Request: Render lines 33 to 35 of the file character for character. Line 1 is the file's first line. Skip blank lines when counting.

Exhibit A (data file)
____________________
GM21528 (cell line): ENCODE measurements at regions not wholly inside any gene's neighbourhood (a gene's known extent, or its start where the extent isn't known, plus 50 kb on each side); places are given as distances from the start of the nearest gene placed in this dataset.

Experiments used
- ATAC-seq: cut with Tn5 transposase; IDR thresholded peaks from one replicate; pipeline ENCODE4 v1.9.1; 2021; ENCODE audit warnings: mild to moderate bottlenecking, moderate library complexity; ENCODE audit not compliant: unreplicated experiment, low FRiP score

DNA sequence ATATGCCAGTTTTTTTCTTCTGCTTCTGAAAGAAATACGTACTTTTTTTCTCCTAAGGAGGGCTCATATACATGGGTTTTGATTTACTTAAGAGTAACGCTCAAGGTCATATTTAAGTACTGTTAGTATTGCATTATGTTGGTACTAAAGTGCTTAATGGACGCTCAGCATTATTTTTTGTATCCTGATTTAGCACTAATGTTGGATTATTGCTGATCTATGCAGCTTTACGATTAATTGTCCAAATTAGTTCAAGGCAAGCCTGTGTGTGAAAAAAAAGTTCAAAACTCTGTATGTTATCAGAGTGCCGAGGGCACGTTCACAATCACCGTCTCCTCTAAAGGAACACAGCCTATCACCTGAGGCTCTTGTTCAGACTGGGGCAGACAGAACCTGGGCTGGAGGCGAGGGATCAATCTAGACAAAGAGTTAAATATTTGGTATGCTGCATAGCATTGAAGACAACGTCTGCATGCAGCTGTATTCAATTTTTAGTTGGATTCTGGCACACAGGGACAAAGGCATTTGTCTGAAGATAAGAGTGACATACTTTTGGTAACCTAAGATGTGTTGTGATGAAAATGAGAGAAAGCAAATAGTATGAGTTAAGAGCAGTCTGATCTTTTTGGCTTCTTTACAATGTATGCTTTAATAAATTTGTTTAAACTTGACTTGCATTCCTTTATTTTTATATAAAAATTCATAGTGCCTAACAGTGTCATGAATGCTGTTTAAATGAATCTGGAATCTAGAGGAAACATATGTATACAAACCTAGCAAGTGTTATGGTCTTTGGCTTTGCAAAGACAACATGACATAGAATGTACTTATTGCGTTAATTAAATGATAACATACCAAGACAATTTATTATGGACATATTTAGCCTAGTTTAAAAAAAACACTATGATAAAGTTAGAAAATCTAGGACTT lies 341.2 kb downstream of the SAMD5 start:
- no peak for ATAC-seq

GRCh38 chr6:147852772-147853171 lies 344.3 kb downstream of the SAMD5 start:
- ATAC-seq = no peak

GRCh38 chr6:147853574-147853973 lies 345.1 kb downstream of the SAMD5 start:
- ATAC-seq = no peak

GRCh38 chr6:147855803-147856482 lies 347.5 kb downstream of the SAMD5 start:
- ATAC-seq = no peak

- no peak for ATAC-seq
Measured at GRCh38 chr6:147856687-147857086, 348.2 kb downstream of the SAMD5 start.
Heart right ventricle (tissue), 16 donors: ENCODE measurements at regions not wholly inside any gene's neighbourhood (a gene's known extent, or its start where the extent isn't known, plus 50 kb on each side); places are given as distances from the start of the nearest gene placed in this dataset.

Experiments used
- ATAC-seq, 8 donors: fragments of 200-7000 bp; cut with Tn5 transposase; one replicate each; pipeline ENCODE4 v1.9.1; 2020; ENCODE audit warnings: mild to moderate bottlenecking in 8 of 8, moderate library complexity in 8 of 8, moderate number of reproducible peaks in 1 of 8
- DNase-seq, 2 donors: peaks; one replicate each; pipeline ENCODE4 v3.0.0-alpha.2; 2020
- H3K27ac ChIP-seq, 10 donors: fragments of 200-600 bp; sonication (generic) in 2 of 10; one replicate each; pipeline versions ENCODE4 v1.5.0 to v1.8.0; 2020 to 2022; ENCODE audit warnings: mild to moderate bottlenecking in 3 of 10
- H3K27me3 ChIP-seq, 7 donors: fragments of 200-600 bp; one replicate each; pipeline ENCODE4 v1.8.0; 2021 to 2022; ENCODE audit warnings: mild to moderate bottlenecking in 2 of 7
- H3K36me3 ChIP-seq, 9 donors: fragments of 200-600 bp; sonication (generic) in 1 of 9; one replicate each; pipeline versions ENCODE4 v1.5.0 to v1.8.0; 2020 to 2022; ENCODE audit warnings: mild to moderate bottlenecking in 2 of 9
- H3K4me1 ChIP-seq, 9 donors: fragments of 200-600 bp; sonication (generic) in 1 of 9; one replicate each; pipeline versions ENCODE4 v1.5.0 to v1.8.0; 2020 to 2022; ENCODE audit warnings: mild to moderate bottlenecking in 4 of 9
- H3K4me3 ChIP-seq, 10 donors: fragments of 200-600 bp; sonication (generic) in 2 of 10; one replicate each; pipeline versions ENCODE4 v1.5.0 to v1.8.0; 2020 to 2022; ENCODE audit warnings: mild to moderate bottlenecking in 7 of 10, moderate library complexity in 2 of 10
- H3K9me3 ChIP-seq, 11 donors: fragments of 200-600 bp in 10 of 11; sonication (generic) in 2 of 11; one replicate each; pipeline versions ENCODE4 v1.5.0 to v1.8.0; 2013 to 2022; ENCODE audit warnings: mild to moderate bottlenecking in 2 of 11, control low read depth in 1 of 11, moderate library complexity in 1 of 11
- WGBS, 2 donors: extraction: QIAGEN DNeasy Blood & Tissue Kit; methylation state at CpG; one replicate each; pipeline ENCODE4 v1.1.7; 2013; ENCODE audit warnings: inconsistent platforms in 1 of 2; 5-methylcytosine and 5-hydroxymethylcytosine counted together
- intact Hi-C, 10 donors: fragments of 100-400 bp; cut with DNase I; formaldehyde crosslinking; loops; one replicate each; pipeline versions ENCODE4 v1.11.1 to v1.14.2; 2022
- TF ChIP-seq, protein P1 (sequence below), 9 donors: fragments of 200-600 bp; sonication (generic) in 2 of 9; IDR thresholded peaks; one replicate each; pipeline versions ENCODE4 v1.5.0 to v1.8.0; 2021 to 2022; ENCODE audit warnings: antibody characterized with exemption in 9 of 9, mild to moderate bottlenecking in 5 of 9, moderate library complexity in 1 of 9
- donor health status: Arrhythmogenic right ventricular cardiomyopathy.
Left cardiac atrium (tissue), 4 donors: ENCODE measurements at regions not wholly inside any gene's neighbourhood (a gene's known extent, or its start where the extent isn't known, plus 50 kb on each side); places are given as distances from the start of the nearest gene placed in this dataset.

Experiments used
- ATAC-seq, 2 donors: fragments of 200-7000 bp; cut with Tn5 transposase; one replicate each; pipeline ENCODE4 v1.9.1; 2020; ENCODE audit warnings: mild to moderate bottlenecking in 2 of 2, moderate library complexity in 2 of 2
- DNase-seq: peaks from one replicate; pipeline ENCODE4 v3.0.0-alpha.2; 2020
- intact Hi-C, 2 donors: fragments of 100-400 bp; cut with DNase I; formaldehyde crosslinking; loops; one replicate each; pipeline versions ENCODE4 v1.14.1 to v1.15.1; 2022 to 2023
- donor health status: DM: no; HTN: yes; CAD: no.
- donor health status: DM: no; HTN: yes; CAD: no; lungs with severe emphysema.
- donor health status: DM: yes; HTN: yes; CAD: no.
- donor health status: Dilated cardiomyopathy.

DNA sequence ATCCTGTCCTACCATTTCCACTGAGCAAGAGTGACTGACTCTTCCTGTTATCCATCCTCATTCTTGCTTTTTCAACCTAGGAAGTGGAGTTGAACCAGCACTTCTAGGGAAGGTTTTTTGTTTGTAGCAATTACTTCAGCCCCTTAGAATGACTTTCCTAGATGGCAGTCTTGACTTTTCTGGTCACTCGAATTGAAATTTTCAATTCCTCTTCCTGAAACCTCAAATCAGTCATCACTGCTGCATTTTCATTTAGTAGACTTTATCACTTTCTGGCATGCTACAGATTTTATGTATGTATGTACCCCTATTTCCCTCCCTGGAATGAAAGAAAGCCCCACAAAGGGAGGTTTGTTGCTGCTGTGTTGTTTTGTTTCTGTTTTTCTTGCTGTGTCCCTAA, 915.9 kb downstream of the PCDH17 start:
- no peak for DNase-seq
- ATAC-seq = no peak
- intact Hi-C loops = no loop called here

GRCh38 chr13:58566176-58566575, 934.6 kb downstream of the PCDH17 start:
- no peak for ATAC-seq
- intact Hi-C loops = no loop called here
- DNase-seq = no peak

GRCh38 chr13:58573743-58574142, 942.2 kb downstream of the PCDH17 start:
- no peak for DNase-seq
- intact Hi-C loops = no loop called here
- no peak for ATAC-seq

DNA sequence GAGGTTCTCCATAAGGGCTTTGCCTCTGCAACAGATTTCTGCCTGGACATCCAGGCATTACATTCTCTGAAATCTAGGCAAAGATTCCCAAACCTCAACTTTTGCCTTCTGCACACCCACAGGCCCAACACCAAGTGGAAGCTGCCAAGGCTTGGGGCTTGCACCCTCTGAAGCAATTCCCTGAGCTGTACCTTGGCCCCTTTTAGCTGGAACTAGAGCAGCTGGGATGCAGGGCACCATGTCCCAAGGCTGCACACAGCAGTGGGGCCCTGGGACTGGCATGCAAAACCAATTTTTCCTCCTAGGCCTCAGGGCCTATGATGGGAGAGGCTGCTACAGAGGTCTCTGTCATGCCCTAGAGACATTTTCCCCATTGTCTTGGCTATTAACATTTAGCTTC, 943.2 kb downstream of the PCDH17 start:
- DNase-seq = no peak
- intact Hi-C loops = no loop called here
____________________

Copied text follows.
- donor health status: DM: no; HTN: yes; CAD: no.
- donor health status: DM: no; HTN: yes; CAD: no; lungs with severe emphysema.
- donor health status: DM: yes; HTN: yes; CAD: no.